Printer Friendly

Biological Clock May Be Cause of "Sundowning": Researchers may have unlocked the cause behind the early-evening agitation/aggression found in dementia patients, which may lead to treatments.

Researchers at Boston's Beth Israel Deaconess Medical Center (BIDMC) may have discovered a cause of the early-evening agitation, aggression, and confusion that occur among dementia and Alzheimer's disease patients, known as "sundowning."

It is hoped the findings will provide the groundwork for future pharmacological interventions in Alzheimer's and dementia patients to mitigate or inhibit this symptom.

Circadian Circuit. The research, conducted in mice, revealed a circuit in their brains that links circadian rhythm and aggression. These biological clocks are similar in humans, mice, and other living organisms. Circadian rhythm is the body's response to light and dark in the environment, for example, being awake by day and asleep by night.

In mice and humans, there is a master clock in the brain. It is located in the suprachiasmatic nucleus, a collection of neurons inside the hypothalamus in the brain. The neuron cluster has about 20,000 cells and receives signals (light/dark) from the eyes.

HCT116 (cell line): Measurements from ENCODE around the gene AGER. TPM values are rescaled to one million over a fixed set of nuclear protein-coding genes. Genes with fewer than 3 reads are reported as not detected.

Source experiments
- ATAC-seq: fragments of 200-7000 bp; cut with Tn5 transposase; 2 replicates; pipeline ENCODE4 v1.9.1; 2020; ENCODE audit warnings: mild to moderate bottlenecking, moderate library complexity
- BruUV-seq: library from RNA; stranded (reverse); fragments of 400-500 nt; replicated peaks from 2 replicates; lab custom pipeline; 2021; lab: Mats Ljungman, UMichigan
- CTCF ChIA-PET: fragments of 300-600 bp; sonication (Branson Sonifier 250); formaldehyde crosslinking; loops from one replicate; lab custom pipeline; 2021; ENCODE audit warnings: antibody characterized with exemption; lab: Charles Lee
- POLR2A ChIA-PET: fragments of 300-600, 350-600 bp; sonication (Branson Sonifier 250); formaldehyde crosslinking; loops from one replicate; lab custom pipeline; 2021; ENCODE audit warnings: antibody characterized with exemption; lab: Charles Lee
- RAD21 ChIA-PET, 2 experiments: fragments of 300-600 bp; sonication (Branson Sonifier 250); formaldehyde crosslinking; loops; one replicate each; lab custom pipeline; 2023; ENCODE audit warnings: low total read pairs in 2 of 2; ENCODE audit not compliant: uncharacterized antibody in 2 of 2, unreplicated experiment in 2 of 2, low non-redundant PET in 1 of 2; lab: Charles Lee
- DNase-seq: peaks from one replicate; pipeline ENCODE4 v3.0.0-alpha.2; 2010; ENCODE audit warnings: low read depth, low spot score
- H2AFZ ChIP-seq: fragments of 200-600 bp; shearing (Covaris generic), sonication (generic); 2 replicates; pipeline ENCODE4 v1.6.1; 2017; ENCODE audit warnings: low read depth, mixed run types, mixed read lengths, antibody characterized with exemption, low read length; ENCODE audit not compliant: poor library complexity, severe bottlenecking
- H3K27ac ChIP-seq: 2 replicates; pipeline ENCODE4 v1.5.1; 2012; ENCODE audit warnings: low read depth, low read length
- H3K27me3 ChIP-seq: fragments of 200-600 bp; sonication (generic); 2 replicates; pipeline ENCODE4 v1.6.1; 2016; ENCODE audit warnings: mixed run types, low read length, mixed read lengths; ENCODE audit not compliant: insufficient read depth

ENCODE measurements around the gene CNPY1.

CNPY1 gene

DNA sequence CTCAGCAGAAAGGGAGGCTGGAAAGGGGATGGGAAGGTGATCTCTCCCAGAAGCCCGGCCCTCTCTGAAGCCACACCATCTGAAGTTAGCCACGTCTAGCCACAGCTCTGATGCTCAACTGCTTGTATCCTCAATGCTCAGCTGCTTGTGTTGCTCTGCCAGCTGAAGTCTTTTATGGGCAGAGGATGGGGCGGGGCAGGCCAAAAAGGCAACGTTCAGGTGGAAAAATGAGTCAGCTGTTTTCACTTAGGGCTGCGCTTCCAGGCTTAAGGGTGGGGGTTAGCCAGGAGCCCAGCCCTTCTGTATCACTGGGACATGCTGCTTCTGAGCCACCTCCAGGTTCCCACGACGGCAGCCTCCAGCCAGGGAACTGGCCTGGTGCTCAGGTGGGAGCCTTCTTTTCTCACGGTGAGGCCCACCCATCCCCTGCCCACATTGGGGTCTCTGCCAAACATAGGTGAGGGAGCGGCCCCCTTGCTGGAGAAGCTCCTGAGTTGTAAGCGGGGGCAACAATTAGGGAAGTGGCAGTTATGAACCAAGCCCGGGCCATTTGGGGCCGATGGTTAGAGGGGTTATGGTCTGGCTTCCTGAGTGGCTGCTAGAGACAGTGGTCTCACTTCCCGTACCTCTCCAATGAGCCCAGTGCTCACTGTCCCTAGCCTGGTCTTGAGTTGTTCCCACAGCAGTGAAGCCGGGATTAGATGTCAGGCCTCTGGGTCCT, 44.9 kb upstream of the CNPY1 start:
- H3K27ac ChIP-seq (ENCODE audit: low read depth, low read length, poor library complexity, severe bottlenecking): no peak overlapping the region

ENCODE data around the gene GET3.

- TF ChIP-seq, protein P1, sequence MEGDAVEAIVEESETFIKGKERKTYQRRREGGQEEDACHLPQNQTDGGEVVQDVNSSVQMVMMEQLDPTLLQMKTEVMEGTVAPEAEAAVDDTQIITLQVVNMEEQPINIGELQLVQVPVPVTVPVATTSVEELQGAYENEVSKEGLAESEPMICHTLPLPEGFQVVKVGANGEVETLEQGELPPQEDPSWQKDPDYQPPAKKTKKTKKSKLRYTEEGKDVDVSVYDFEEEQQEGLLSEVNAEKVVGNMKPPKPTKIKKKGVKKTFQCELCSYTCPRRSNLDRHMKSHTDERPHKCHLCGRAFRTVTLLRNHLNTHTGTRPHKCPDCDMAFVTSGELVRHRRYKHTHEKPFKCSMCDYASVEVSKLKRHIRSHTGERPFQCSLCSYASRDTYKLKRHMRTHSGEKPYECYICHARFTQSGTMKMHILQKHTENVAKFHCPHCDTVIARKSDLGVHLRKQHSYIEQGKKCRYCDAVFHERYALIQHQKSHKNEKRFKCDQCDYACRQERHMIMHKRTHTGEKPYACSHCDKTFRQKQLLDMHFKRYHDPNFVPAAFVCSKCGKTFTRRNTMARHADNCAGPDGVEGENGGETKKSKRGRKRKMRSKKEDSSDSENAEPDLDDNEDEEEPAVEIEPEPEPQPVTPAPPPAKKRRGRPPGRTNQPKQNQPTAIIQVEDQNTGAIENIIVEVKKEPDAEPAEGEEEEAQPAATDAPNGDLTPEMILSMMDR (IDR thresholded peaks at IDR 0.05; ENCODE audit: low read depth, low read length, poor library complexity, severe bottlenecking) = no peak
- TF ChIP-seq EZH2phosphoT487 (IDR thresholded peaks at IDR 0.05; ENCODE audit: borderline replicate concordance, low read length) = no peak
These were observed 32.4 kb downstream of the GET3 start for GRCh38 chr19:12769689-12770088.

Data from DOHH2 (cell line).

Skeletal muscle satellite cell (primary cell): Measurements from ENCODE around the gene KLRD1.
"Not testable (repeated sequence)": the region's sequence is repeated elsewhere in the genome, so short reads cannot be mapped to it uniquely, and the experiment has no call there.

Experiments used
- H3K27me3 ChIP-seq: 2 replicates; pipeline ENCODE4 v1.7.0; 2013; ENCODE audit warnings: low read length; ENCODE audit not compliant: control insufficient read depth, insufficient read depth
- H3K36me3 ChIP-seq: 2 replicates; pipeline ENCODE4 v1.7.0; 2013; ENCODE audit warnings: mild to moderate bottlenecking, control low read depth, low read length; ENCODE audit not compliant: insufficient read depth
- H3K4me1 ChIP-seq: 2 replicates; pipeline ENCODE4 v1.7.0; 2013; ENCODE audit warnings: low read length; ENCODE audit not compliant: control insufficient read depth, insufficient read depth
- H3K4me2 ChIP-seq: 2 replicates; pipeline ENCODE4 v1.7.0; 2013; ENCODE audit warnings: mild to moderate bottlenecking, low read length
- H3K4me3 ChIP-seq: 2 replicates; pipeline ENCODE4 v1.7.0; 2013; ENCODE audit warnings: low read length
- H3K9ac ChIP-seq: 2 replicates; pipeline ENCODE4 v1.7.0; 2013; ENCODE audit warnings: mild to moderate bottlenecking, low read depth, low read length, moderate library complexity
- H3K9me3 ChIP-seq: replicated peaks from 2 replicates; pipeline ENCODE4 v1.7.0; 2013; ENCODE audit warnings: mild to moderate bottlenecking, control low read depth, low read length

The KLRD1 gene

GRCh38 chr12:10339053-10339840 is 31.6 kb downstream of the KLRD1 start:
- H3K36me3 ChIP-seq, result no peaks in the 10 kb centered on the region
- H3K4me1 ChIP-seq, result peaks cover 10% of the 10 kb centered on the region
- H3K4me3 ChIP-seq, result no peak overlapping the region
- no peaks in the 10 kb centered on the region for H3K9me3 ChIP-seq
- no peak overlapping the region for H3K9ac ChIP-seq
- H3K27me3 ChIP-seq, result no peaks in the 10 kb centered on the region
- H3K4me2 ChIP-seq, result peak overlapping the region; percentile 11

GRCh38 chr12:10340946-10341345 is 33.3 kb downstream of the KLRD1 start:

The researchers specifically studied whether the biological clock regulates aggressive behavior. They found a connection to the group of neurons known to cause aggressive behavior when aroused in male mice. The mice were more likely to be aggressive in the early evening, when daylight is waning, and least aggressive in the early morning.

Using genetics-based tools to manipulate neurons that regulate the central circadian clock, the researchers were able to control the mice's aggression.

What This Means For You. Senior author Clifford B. Saper, MD, chair of the Department of Neurology at BIDMC, suggested that controlling this circadian circuit also could make people less aggressive, and could improve the quality of life for dementia/Alzheimer's patients and caregivers by mitigating or inhibiting early-evening aggression. The study was published in Nature Neuroscience, online April 9, 2018.

COPYRIGHT 2018 Belvoir Media Group, LLC
No portion of this article can be reproduced without the express written permission from the copyright holder.
Copyright 2018 Gale, Cengage Learning. All rights reserved.

Article Details
Printer friendly Cite/link Email Feedback
Title Annotation:MIND & MEMORY
Publication:Duke Medicine Health News
Date:Jul 1, 2018
Words:290
Previous Article:Regular Nut Consumption May Lower Risk of Common Arrhythmia.
Next Article:Findings May Lead to New Therapies, Treatments.
Topics:

Terms of use | Privacy policy | Copyright © 2022 Farlex, Inc. | Feedback | For webmasters |